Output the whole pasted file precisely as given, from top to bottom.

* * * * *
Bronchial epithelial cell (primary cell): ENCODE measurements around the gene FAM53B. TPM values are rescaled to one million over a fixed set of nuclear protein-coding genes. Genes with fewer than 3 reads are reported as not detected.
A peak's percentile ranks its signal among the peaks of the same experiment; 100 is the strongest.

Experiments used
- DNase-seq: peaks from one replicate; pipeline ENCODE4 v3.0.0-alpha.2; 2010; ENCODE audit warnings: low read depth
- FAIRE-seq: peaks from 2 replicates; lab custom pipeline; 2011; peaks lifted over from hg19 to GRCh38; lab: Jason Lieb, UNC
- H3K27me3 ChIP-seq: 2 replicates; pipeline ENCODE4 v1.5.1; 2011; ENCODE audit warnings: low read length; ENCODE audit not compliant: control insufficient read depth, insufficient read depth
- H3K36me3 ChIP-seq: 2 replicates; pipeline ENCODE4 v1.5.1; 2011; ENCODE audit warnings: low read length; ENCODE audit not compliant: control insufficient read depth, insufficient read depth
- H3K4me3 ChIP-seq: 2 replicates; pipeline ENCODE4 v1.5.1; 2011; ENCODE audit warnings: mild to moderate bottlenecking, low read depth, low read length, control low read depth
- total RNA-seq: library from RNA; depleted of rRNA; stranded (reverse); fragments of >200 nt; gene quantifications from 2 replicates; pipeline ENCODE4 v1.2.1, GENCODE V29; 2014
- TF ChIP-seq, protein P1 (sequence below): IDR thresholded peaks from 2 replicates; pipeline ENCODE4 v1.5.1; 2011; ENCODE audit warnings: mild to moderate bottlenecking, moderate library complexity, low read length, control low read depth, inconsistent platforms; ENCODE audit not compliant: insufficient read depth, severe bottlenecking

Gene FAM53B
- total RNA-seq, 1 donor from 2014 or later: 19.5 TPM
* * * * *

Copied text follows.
Bronchial epithelial cell (primary cell): ENCODE measurements around the gene FAM53B. TPM values are rescaled to one million over a fixed set of nuclear protein-coding genes. Genes with fewer than 3 reads are reported as not detected.
A peak's percentile ranks its signal among the peaks of the same experiment; 100 is the strongest.

Experiments used
- DNase-seq: peaks from one replicate; pipeline ENCODE4 v3.0.0-alpha.2; 2010; ENCODE audit warnings: low read depth
- FAIRE-seq: peaks from 2 replicates; lab custom pipeline; 2011; peaks lifted over from hg19 to GRCh38; lab: Jason Lieb, UNC
- H3K27me3 ChIP-seq: 2 replicates; pipeline ENCODE4 v1.5.1; 2011; ENCODE audit warnings: low read length; ENCODE audit not compliant: control insufficient read depth, insufficient read depth
- H3K36me3 ChIP-seq: 2 replicates; pipeline ENCODE4 v1.5.1; 2011; ENCODE audit warnings: low read length; ENCODE audit not compliant: control insufficient read depth, insufficient read depth
- H3K4me3 ChIP-seq: 2 replicates; pipeline ENCODE4 v1.5.1; 2011; ENCODE audit warnings: mild to moderate bottlenecking, low read depth, low read length, control low read depth
- total RNA-seq: library from RNA; depleted of rRNA; stranded (reverse); fragments of >200 nt; gene quantifications from 2 replicates; pipeline ENCODE4 v1.2.1, GENCODE V29; 2014
- TF ChIP-seq, protein P1 (sequence below): IDR thresholded peaks from 2 replicates; pipeline ENCODE4 v1.5.1; 2011; ENCODE audit warnings: mild to moderate bottlenecking, moderate library complexity, low read length, control low read depth, inconsistent platforms; ENCODE audit not compliant: insufficient read depth, severe bottlenecking

Gene FAM53B
- total RNA-seq, 1 donor from 2014 or later: 19.5 TPM